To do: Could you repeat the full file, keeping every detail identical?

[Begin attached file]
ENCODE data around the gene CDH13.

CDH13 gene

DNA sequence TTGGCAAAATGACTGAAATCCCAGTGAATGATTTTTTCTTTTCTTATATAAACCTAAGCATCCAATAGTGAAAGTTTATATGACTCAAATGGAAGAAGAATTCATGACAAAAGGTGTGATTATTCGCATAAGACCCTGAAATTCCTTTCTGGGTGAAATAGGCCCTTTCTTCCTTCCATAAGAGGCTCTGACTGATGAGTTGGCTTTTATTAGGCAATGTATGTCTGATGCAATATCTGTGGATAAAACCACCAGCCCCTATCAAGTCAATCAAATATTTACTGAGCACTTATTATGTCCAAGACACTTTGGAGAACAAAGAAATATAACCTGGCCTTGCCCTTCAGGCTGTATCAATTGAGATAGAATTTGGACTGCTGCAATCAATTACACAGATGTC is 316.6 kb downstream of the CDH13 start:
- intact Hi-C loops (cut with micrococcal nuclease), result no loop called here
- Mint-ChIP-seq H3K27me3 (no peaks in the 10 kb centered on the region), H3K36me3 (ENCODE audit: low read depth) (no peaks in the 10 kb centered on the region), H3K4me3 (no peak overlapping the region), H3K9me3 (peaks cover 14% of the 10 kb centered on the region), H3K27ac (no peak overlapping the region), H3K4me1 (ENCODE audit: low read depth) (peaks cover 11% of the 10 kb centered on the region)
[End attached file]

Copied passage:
ENCODE data around the gene CDH13.

CDH13 gene

DNA sequence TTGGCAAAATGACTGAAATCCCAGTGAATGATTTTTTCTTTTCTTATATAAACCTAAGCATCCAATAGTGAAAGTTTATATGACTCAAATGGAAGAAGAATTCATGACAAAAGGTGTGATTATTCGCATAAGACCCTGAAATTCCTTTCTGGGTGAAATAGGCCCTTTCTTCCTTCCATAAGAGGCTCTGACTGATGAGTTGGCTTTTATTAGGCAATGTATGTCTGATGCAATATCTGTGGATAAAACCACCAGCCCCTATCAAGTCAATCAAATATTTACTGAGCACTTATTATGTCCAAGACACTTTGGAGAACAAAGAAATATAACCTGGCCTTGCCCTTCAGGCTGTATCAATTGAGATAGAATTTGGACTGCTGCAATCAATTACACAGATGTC is 316.6 kb downstream of the CDH13 start:
- intact Hi-C loops (cut with micrococcal nuclease), result no loop called here
- Mint-ChIP-seq H3K27me3 (no peaks in the 10 kb centered on the region), H3K36me3 (ENCODE audit: low read depth) (no peaks in the 10 kb centered on the region), H3K4me3 (no peak overlapping the region), H3K9me3 (peaks cover 14% of the 10 kb centered on the region), H3K27ac (no peak overlapping the region), H3K4me1 (ENCODE audit: low read depth) (peaks cover 11% of the 10 kb centered on the region)